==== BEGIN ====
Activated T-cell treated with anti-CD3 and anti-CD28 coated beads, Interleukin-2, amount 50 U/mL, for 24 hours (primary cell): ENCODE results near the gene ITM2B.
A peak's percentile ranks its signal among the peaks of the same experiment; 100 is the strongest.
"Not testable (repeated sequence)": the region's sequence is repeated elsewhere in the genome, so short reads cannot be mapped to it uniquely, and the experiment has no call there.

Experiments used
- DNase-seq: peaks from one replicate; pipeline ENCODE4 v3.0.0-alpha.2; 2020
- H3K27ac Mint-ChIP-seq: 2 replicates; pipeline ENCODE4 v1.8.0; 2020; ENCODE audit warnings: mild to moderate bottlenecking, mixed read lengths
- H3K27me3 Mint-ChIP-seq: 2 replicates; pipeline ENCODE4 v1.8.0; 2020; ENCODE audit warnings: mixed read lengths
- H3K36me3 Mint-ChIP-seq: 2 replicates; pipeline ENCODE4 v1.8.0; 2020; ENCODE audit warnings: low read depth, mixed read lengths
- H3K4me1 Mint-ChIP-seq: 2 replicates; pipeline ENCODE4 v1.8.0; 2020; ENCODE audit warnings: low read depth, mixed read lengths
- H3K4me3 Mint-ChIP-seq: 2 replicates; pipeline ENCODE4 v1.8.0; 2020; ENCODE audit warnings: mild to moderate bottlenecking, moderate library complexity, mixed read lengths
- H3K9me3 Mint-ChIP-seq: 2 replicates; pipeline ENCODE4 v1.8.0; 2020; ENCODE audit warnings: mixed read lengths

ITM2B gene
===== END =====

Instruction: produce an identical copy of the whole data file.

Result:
Activated T-cell treated with anti-CD3 and anti-CD28 coated beads, Interleukin-2, amount 50 U/mL, for 24 hours (primary cell): ENCODE results near the gene ITM2B.
A peak's percentile ranks its signal among the peaks of the same experiment; 100 is the strongest.
"Not testable (repeated sequence)": the region's sequence is repeated elsewhere in the genome, so short reads cannot be mapped to it uniquely, and the experiment has no call there.

Experiments used
- DNase-seq: peaks from one replicate; pipeline ENCODE4 v3.0.0-alpha.2; 2020
- H3K27ac Mint-ChIP-seq: 2 replicates; pipeline ENCODE4 v1.8.0; 2020; ENCODE audit warnings: mild to moderate bottlenecking, mixed read lengths
- H3K27me3 Mint-ChIP-seq: 2 replicates; pipeline ENCODE4 v1.8.0; 2020; ENCODE audit warnings: mixed read lengths
- H3K36me3 Mint-ChIP-seq: 2 replicates; pipeline ENCODE4 v1.8.0; 2020; ENCODE audit warnings: low read depth, mixed read lengths
- H3K4me1 Mint-ChIP-seq: 2 replicates; pipeline ENCODE4 v1.8.0; 2020; ENCODE audit warnings: low read depth, mixed read lengths
- H3K4me3 Mint-ChIP-seq: 2 replicates; pipeline ENCODE4 v1.8.0; 2020; ENCODE audit warnings: mild to moderate bottlenecking, moderate library complexity, mixed read lengths
- H3K9me3 Mint-ChIP-seq: 2 replicates; pipeline ENCODE4 v1.8.0; 2020; ENCODE audit warnings: mixed read lengths

ITM2B gene